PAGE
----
Tony Randall can go from mild-mannered sang-froid to animated apoplexy at less than a moment's notice. When the subject of Sidney Shorr comes up, he doesn't sing froid; he gets verrry upset, and his eyes grow into a pair of Colonnas. Sidney Shorr, it seems, has become a highly controversial figure even though he has yet to see the light of air.

"They're attacking us every day," says Randall, "and we haven't even started making the shows, because of the writers' strike. Not one word of a script has been written. Not one syllable!" he says, waving a finger in the air and leaping forward to the very edge of his seat.

It's hardly unusual to find Randall railing against something, since he could lay claim to the title of America's Favorite Fussbudget for his TV series roles, most notably that of Felix Unger in "The Odd Couple." Though not a hit in network first run, "Couple" has shown surprising strength in syndication. In recent Arbitron ratings for Washington, for instance, "Odd Couple" reruns at 11:30 on WTTG tied for first-place in the time period with Johnny Carson's "Tonight Show."

"Odd Couple" was never well written (it was an early Garry "Happy Days" Marshall production), but the part of Felix fit Randall perfectly, and he has come to embody the consumate crab, a lovable nitpicker, a perfect priss, a defender of the good graces is graceless times. On talk shows like Carson's Randall plays a similar role. In the pursuit of his preachy anti-smoking crusade, he once bullied fellow guest and former football hulk Alex Karras into throwing away his cigar.

Tony Randall does not come across as the kind of person who could be squelched into silence by a television network or a Hollywood movie company. No, not him. He will be heard on the subject of Sidney Shorr.

Who is Sidney, what is he, and why is everybody saying such terrible things about him? Originally Sidney was the title character of an NBC movie yet to be televised, about a middle-aged and virtually inactive homosexual who provides shelter and solace for a downtrodden young actress and her illegitimate daughter.

NBC liked the movie, or somebody at NBC liked the movie, and commissioned a series, "Love, Sidney," based on the character. Then one of the larger suburbs of metropolitan hell broke loose. The Rev. Donald Wildmon, founder of the National Federation for Decency and now head of thee Coalition for Better Television, saw Sidney as another wedge being driven by television into the sacred institution of the American family.

Wildmon said it was "utter stupidity" to launch a show about a homosexual even as the networks were allegedly reeling from the coalition's threat (since sheepishly withdrawn) of a sponsor boycott over smutty TV and he warned, in TV Guide, that the network wouldn't be able to "get any sponsors" for the program in the newly sanitized TV climate.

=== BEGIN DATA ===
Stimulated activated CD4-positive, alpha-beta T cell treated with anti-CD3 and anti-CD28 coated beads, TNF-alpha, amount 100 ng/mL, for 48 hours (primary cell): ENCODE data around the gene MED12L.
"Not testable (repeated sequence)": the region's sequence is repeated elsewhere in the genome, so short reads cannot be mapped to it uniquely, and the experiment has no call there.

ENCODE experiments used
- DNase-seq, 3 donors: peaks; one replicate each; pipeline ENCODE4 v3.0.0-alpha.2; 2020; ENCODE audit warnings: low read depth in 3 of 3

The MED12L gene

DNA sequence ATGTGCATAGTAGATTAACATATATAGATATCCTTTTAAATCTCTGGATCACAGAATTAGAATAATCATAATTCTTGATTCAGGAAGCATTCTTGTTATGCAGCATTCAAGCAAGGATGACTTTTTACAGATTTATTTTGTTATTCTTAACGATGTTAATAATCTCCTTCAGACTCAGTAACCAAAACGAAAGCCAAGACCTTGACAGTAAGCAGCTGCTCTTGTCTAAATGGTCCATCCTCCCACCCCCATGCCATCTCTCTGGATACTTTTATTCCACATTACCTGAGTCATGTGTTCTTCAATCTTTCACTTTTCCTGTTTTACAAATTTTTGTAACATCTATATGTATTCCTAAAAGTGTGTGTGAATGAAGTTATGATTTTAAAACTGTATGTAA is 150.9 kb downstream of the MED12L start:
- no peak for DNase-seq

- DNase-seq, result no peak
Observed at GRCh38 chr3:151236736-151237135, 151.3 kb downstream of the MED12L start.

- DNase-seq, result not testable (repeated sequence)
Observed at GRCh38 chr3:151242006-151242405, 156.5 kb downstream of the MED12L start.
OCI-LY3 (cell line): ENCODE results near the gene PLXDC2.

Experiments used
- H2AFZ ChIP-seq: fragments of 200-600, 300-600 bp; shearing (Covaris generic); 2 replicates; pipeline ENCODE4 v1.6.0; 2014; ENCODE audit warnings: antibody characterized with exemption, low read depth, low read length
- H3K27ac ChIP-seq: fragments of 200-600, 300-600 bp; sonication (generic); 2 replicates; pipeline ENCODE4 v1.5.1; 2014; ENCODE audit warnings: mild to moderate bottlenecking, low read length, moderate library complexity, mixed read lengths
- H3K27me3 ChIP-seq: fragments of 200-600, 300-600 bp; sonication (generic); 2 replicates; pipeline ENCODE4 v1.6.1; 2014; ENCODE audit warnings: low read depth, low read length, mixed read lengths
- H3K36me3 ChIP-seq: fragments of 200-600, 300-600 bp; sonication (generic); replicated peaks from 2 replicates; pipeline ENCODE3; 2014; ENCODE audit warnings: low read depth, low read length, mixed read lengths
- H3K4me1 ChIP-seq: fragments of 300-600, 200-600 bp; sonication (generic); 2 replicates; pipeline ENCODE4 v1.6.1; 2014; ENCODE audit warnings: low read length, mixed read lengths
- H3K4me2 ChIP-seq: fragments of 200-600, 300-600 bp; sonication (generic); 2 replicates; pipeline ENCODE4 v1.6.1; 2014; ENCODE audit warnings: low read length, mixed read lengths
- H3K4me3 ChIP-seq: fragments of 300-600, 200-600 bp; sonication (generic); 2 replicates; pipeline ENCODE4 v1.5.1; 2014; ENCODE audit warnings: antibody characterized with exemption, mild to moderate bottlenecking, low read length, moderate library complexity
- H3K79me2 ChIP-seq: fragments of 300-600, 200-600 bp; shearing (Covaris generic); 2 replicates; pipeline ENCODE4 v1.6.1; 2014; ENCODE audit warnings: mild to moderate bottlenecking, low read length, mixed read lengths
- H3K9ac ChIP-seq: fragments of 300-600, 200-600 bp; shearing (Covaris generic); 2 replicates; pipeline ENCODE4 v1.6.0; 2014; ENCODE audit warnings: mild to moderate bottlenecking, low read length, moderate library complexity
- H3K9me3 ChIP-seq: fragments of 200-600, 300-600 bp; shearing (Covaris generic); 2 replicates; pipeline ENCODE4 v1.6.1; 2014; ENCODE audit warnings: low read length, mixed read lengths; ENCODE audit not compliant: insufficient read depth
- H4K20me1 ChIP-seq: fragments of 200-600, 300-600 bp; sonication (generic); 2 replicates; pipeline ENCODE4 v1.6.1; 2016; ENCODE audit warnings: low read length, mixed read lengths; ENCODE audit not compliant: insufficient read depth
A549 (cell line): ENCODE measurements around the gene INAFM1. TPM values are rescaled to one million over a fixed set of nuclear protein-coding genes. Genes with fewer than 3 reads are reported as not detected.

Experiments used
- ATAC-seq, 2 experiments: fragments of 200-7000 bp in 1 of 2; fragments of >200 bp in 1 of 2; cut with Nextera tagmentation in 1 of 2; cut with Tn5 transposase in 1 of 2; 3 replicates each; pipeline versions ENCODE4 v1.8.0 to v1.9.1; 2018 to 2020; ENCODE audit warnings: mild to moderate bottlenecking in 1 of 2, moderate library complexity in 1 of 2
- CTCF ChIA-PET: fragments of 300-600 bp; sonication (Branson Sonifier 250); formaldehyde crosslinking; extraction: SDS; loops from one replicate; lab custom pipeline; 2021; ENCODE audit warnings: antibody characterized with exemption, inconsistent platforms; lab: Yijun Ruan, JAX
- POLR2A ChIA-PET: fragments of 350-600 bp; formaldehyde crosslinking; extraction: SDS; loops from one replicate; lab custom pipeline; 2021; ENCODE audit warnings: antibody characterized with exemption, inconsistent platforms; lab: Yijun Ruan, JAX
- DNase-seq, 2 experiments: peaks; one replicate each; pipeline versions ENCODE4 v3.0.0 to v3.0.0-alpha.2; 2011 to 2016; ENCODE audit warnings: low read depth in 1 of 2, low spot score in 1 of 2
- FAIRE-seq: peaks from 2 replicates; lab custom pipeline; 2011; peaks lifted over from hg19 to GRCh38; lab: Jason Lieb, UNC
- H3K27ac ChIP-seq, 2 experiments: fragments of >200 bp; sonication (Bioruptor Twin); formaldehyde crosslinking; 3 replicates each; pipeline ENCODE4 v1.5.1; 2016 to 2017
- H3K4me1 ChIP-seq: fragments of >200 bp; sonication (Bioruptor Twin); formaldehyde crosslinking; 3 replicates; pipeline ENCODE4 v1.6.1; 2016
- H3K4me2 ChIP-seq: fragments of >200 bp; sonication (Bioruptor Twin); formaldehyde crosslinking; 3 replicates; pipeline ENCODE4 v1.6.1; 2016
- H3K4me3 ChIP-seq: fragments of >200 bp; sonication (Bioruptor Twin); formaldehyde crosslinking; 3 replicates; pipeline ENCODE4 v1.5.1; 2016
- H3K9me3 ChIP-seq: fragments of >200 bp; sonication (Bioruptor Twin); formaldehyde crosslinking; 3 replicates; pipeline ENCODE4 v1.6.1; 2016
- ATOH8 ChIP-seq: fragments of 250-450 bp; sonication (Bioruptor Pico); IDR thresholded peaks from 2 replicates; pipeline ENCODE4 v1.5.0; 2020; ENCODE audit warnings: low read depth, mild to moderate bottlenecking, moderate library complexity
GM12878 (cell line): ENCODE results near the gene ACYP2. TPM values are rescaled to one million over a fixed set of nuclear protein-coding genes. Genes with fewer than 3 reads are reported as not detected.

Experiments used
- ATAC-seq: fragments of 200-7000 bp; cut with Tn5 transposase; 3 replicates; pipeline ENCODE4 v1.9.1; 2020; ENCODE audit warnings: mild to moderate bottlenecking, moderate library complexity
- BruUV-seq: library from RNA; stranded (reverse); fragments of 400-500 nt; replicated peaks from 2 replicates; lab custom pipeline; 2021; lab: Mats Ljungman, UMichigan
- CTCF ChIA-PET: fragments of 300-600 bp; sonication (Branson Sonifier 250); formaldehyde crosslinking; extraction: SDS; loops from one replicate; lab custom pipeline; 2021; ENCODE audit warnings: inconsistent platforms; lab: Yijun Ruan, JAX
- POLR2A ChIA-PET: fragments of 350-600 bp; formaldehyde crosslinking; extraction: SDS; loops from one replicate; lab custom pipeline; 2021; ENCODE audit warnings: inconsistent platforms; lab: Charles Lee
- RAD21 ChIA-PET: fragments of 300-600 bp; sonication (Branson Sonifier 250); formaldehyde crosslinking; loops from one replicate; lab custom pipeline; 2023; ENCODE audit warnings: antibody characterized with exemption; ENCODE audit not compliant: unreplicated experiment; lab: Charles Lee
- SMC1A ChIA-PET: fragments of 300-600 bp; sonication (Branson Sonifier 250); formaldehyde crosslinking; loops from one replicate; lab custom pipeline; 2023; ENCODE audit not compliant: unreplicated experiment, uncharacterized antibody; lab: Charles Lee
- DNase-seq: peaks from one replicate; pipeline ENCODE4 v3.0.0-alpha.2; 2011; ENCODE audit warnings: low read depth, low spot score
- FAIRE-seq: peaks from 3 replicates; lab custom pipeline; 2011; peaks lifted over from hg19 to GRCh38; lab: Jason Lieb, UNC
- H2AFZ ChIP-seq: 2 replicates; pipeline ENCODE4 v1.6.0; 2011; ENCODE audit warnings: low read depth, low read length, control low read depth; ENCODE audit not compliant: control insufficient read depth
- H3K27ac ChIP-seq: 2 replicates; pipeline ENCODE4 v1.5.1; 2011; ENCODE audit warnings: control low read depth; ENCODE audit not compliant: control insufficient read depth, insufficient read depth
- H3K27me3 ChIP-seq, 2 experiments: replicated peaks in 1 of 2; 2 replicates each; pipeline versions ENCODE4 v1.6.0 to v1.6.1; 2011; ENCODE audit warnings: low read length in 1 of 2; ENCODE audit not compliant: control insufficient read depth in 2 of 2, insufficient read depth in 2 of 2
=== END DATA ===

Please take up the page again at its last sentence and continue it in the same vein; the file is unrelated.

Instead of telling Wildmon to shut up, which would not be polite, NBC has tried to get Randall to shut up. The network wants to play down the volatile elements of the show. "If you hear Tony Randall talk, he will say Sidney is an aging Jewish homosexual," says an NVC spokesman, "but when you hear NBC talk, you will not hear any of those words at all." One NBC press release describes Sidney simply as "an older man."

At a recent critics' coven in Los Angeles, one reporter described Randall as all but ducking into doorways to avoid discussing the show. But prior to that, Randall talked about Sidney after testifying, as chairman of the National Myasthenia Gravis Foundation, at hearings of the House Subcommittee on Health Appropriations.

At the conclusion of his testimony, Randall heard committee chairman Rep. William H. Natcher (D-Ky.) tell him that though there were no immediate rewards for voluntary charitable help like his, "40 or 50 years from now, they'll let you sit in the front row in heaven."

That made Randall smile heartily. But never mind heaven, Tony -- what about Sidney Shorr? Is he homosexual? "Ab -solutely. He's also Jewish, but nothing's made of that. Although I suspect that may be a factor in some of these attacks.

"It's all ridiculous. It's ridiculous," Randall sputters. "Sidney is a man in his late 50s, as Am I. He lives alone: he lived with his mother all his life. And the poignancy of the situation is that now, at this age, he gets a family, something he could never have had before.

"The movies is the best movie I've ever made. The best. It's so good they don't know what to do with it. There is some talk of releasing it theatrically before the series goes on the air." There is also some talk that NBC will dump the movie completely, in an effort to avoid more controversy.